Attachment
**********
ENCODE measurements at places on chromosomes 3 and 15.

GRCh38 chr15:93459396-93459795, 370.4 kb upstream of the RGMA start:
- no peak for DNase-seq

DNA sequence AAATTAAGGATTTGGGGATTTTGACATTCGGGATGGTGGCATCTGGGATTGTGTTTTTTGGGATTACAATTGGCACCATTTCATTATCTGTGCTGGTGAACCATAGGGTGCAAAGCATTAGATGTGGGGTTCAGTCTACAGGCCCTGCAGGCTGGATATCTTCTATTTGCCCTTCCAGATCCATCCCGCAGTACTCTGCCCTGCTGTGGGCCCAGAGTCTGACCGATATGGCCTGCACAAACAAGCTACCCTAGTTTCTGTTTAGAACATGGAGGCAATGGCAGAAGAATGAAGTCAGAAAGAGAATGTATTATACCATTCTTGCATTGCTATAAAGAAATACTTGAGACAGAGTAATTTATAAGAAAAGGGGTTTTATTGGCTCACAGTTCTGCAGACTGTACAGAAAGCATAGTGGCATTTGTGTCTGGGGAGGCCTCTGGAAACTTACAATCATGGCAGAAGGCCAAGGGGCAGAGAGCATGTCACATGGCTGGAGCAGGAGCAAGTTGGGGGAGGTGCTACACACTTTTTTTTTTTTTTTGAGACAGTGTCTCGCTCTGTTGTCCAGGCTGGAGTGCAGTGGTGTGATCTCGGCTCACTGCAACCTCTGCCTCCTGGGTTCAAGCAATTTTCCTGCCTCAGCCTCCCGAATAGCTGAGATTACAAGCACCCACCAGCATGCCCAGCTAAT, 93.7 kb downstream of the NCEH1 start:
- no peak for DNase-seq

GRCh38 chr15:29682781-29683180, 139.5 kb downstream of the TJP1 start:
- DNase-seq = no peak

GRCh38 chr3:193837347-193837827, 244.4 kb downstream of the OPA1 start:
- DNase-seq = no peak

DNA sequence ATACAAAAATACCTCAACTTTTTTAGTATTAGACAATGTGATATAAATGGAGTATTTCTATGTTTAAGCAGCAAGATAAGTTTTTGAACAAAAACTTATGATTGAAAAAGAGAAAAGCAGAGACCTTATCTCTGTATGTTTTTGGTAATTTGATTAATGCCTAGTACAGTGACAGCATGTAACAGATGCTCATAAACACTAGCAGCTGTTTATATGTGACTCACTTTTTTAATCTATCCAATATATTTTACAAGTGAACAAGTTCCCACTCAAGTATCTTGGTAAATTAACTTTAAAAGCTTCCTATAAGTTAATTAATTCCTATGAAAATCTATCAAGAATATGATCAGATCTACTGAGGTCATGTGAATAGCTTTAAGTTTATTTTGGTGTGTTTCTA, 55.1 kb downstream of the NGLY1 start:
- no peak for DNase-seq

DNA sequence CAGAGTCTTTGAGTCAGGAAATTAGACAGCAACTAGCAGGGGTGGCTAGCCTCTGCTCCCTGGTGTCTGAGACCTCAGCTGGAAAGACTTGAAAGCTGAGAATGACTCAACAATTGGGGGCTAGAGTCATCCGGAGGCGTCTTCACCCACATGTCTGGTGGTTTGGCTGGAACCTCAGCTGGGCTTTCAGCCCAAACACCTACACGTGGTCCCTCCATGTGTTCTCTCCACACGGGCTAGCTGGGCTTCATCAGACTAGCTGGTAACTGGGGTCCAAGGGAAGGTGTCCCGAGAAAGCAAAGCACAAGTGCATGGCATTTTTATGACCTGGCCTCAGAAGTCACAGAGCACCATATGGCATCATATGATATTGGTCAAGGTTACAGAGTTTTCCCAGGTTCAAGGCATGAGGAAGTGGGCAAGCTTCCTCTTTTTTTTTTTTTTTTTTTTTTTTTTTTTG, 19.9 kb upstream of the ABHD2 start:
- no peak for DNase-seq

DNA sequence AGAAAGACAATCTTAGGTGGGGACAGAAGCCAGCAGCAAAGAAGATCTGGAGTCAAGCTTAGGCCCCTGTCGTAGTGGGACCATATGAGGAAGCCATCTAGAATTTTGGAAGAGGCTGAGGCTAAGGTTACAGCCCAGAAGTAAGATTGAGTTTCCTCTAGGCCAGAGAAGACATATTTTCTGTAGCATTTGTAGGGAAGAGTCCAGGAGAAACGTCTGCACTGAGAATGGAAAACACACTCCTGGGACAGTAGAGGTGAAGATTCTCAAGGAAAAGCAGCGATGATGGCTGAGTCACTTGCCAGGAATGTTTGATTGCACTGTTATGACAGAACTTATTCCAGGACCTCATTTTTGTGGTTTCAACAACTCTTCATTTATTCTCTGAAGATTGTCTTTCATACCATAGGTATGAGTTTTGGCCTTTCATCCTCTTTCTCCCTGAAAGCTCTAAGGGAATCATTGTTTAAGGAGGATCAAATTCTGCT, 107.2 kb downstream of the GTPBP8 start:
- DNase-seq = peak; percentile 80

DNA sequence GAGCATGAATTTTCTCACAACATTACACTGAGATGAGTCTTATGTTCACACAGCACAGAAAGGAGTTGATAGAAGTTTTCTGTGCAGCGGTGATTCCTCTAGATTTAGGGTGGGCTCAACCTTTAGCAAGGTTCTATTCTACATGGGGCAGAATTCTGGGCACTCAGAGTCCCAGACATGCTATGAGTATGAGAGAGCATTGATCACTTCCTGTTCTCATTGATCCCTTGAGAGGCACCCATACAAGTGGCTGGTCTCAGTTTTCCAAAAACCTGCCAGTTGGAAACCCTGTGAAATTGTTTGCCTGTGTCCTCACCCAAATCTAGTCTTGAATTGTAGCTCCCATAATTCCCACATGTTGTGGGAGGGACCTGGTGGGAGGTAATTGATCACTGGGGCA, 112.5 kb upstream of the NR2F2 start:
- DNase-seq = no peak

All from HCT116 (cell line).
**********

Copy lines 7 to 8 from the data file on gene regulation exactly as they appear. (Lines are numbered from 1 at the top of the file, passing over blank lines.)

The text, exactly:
- DNase-seq = no peak

GRCh38 chr3:193837347-193837827, 244.4 kb downstream of the OPA1 start: